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Subject: Re: [boost] [review] string convert
From: Matthew Chambers (matt.chambers42_at_[hidden])
Date: 2011-05-04 15:20:48

On 5/4/2011 2:01 PM, Stewart, Robert wrote:
>>> convert_cast(s, 17) has the same problem and breaks with the
>>> new-style cast pattern.
>> What is the breaking aspect?
> New-style casts are of the form xxx_cast<T>(S). Thus, that has to be convert_cast<int>(s, 17) to fit.
This is a special case of the discussion below.

>>> The target type should be required in all cases, I suspect,
>>> to make things clearer:
>>> try_convert_to<int>(s, i) clearly indicates that int is the
>>> target type.
>> Yes, but thanks to type inference users are free to write
>> try_convert_to(s, i) instead and that's even worse than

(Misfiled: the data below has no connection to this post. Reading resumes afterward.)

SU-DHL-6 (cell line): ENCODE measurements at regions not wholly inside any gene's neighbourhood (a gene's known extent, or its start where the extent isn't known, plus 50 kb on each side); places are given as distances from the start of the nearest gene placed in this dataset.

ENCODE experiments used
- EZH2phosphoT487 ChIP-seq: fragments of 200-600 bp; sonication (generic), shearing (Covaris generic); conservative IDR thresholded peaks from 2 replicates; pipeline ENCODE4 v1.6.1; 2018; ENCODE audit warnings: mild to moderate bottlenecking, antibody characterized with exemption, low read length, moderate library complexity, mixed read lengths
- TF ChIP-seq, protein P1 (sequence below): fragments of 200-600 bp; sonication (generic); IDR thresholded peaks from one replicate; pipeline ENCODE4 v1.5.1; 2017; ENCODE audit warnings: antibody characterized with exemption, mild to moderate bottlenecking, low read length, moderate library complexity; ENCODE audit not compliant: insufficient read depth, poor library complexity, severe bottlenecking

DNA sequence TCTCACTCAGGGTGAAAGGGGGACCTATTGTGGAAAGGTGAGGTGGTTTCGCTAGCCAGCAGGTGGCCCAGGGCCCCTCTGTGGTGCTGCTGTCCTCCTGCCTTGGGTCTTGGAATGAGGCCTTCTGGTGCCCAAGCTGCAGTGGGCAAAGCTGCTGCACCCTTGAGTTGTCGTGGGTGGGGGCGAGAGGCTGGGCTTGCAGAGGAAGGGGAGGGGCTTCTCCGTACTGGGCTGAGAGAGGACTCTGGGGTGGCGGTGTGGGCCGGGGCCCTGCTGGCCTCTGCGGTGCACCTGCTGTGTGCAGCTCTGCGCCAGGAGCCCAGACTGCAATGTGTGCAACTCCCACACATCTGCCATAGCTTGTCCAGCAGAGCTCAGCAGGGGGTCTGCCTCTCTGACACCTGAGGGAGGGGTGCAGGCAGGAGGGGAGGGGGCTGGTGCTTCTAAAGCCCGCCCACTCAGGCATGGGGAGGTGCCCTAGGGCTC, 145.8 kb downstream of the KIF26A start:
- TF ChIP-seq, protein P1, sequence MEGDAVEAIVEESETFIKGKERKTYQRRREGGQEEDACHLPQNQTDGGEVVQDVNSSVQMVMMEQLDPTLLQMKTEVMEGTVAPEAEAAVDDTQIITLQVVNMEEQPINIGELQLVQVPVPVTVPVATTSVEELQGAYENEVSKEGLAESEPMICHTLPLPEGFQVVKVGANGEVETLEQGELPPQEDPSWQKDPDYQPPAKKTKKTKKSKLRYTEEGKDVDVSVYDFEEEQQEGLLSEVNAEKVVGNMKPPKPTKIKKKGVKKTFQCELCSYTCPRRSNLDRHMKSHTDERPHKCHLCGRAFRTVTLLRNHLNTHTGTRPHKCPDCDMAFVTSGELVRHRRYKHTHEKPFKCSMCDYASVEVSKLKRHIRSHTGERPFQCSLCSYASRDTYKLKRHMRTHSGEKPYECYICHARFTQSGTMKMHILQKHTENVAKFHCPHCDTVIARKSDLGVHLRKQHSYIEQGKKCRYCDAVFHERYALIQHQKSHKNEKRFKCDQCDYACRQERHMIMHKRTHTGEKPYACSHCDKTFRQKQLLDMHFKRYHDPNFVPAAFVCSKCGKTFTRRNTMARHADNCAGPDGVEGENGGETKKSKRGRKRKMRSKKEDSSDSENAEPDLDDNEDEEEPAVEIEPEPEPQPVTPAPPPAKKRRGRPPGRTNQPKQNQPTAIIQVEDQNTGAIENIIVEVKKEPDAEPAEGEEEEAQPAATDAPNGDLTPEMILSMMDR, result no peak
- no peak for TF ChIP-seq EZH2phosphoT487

>> try_convert(s, i). :)
> You can make the second argument non-deducible thus requiring the target type.
I didn't know that was possible. How? If the target is non-deducible then I agree the _to suffix for
optional_convert and try_convert is good.

Back to something you said earlier:
>>> If others agree, I could also go with Vincente's version of
>>> try_convert. It doesn't bother me that passing in the variable
>>> by reference makes it a two-liner, since the expression itself
>>> can go inside the if statement and it implicitly supports
>>> non-default-constructable types.
> It is certainly non-surprising.
> Using Vicente's default_value customization point still makes convert_cast<optional<T>> a viable candidate:
> auto const c(convert_cast<optional<int>>(s));
> if (c)
> {
> // use c.get()
> }

What about UDT specializations for casting to and from optional<T> (i.e. string<->optional<int>
where 'n/a' could be the unset string)?


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